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25 of 29 people found the following review helpful By Ratmammy VINE VOICE on April 29, 2003
Format: Hardcover
FAMILY HISTORY by Dani Shapiro
FAMILY HISTORY is a story of a woman's struggle to keep her family together and herself sane after a series of events threatens to hurt her marriage and tear it apart.
Rachel Jensen at one point in her life was able to say that she had the perfect life. She was not financially rich by any means, but she could vouch that her family was a happy one, and her marriage was solid and full of love and laughter. There wasn't anything she felt she lacked monetarily, and this was important to her, since throughout their marriage they had to prove to their parents that they could indeed make it financially on the type of dreams they were shooting for. She knew she was the envy of others, and would never have thought that this world that she was familiar with was about to come crashing down around her.
The book opens to a scene with Rachel sitting alone in her bedroom, wallowing in self-pity as she watches old home movies of her husband and her daughter Kate laughing and smiling. It is a movie of happier times, before the baby was born, and before their daughter Kate started to change right before their eyes.
The reader knows immediately that there is something terribly wrong, as she is sitting in her bedroom alone in the dark. Her husband no longer lives with her, and their daughter has not lived with them in quite a while. All that is left in her life is baby Josh, and he is far too young to comprehend that anything is wrong with their family.

The destructive events that occur that destroy the harmony of the family are centered on Kate, who by this time is a young teenager going through a lot of extreme emotional and behavioral changes.
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9 of 9 people found the following review helpful By Lisa Jane on January 23, 2004
Format: Hardcover
When I picked up 'Family History' at the local library, I groaned inwardly at such a title and thought it might be boring.
Then I started reading it at 11pm last night in bed and at 6pm the next day, I'm almost finished. I've never read a Dani Shapiro novel before, but found this book brilliant because it's true and believeable. As a teenager with chronic depression, I can feel for both Rachel and her daughter Kate.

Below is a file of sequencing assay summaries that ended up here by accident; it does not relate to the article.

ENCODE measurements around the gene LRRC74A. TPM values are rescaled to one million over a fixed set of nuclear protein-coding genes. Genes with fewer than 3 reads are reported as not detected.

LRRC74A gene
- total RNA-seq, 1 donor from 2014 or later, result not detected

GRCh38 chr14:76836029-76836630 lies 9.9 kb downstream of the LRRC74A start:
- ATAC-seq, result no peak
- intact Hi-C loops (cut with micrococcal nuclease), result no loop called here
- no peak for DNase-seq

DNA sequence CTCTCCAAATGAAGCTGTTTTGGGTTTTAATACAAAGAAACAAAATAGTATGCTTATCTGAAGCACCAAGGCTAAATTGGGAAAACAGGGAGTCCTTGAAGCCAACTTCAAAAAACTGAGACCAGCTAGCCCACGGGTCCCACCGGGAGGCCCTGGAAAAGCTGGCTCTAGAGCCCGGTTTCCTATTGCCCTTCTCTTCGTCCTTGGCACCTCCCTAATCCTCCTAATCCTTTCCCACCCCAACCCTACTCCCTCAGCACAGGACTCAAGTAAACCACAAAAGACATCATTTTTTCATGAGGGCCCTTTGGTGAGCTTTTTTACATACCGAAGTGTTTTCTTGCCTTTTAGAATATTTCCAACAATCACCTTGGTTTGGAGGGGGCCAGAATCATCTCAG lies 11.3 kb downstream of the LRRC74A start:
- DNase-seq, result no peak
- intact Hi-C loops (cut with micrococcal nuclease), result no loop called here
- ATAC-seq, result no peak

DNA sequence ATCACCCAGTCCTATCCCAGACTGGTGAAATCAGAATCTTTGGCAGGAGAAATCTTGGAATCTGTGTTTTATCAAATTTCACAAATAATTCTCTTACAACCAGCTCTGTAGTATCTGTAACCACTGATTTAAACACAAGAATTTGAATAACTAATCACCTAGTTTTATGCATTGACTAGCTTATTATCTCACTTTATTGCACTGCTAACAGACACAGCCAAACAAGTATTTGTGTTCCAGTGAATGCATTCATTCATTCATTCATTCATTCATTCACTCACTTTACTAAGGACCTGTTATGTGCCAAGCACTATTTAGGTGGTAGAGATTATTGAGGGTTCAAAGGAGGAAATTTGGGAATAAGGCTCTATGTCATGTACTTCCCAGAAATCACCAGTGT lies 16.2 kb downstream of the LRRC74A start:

When Rachel and Ned, her husband, pick up Kate from summer camp, they find Kate to have changed, and what they see ends up becoming the tip of the ice-berg. It's difficult for Kate to tell her parents how she feels, and within my depression I have felt much the same way. There are good and bad times throughout it, and though Kate obviously has a far worse mental illness, crossing the border into schizophrenia, I can feel her pain.
I suspect Rachel also suffers from depression, but it is less obvious to her, and I am able to feel her pain as well, as in my darker days I think everyone's lives are far better than mine (though I've got a good life, wonderful family and friends.)
For these reasons, I've thoroughly enjoyed 'Family History' and am rather upset to be almost at its end.
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9 of 10 people found the following review helpful By Gail Cooke HALL OF FAMETOP 500 REVIEWERVINE VOICE on June 5, 2003
Format: Hardcover
They were young when they met in a New York City café. Rachel is an aspiring art restorer, in the middle of graduate studies at New York University. Ned Jensen is an artist who dreams of a grand showing.
This chance meeting is to unalterably change their lives. Rachel says there was nothing dramatic about that moment. It was simply that "There was something between us. There you are. The thought came to me, bizarre and unbidden. I simply knew I had just met the man I was going to spend my life with."
Career plans are set aside when Rachel finds herself pregnant, and the couple decide to marry. Such a thought is unconscionable to Rachel's mother. After all, "Nice Jewish girls weren't supposed to marry artists. My choices were doctor, lawyer, banker."
This is not the first rift between mother and daughter. Mother is widowed, selfish, a product of Bergdorf Goodman and Elizabeth Arden. Rachel tends toward the bohemian and, as an only child, relishes the thought of becoming part of a larger family, Ned's family.
Following their wedding the pair settle in Ned's hometown of Hawthorne, Massachusetts, where his parents, successful realtors, have made it possible for them to buy a comfortable older home. With a barn behind the house in which he can paint, Ned signs on as an instructor at Hawthorne Academy.
And then Kate is born. She is a golden child. She flourishes and grows - a joy to all. She earns high grades in her school subjects and is elected captain of athletic teams. They are a happy family and Ned is a popular teacher, dreams of becoming an artist seemingly forgotten. His early ambition is not mentioned any more "It had faded away slowly, the way a painting itself fades when left too long in the sun.